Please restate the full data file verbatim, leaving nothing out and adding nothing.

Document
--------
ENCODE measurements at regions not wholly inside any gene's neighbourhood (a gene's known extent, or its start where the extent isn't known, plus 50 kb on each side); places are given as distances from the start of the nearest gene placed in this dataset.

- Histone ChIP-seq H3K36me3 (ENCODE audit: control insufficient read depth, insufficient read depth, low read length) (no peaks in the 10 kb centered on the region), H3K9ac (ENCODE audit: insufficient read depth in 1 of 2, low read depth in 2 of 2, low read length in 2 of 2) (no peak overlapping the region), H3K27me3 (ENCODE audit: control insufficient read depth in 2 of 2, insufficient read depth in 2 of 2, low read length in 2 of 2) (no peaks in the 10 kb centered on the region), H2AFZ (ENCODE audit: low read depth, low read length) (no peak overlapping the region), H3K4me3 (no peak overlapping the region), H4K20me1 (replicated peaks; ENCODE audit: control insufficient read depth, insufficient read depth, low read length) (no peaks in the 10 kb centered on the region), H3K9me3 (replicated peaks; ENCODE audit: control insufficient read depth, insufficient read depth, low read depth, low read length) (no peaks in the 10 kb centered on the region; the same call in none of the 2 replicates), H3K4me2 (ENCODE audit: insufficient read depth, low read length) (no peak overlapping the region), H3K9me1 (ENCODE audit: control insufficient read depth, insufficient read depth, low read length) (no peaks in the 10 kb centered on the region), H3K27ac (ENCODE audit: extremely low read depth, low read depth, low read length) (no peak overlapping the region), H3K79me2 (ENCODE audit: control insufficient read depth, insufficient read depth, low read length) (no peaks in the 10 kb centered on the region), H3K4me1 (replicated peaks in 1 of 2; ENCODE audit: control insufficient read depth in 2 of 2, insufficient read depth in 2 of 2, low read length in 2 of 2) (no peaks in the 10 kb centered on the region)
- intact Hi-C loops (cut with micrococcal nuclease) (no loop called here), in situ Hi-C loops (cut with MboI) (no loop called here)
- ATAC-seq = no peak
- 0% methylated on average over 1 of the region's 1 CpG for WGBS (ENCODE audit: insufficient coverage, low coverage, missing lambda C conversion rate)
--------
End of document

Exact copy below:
ENCODE measurements at regions not wholly inside any gene's neighbourhood (a gene's known extent, or its start where the extent isn't known, plus 50 kb on each side); places are given as distances from the start of the nearest gene placed in this dataset.

- Histone ChIP-seq H3K36me3 (ENCODE audit: control insufficient read depth, insufficient read depth, low read length) (no peaks in the 10 kb centered on the region), H3K9ac (ENCODE audit: insufficient read depth in 1 of 2, low read depth in 2 of 2, low read length in 2 of 2) (no peak overlapping the region), H3K27me3 (ENCODE audit: control insufficient read depth in 2 of 2, insufficient read depth in 2 of 2, low read length in 2 of 2) (no peaks in the 10 kb centered on the region), H2AFZ (ENCODE audit: low read depth, low read length) (no peak overlapping the region), H3K4me3 (no peak overlapping the region), H4K20me1 (replicated peaks; ENCODE audit: control insufficient read depth, insufficient read depth, low read length) (no peaks in the 10 kb centered on the region), H3K9me3 (replicated peaks; ENCODE audit: control insufficient read depth, insufficient read depth, low read depth, low read length) (no peaks in the 10 kb centered on the region; the same call in none of the 2 replicates), H3K4me2 (ENCODE audit: insufficient read depth, low read length) (no peak overlapping the region), H3K9me1 (ENCODE audit: control insufficient read depth, insufficient read depth, low read length) (no peaks in the 10 kb centered on the region), H3K27ac (ENCODE audit: extremely low read depth, low read depth, low read length) (no peak overlapping the region), H3K79me2 (ENCODE audit: control insufficient read depth, insufficient read depth, low read length) (no peaks in the 10 kb centered on the region), H3K4me1 (replicated peaks in 1 of 2; ENCODE audit: control insufficient read depth in 2 of 2, insufficient read depth in 2 of 2, low read length in 2 of 2) (no peaks in the 10 kb centered on the region)
- intact Hi-C loops (cut with micrococcal nuclease) (no loop called here), in situ Hi-C loops (cut with MboI) (no loop called here)
- ATAC-seq = no peak
- 0% methylated on average over 1 of the region's 1 CpG for WGBS (ENCODE audit: insufficient coverage, low coverage, missing lambda C conversion rate)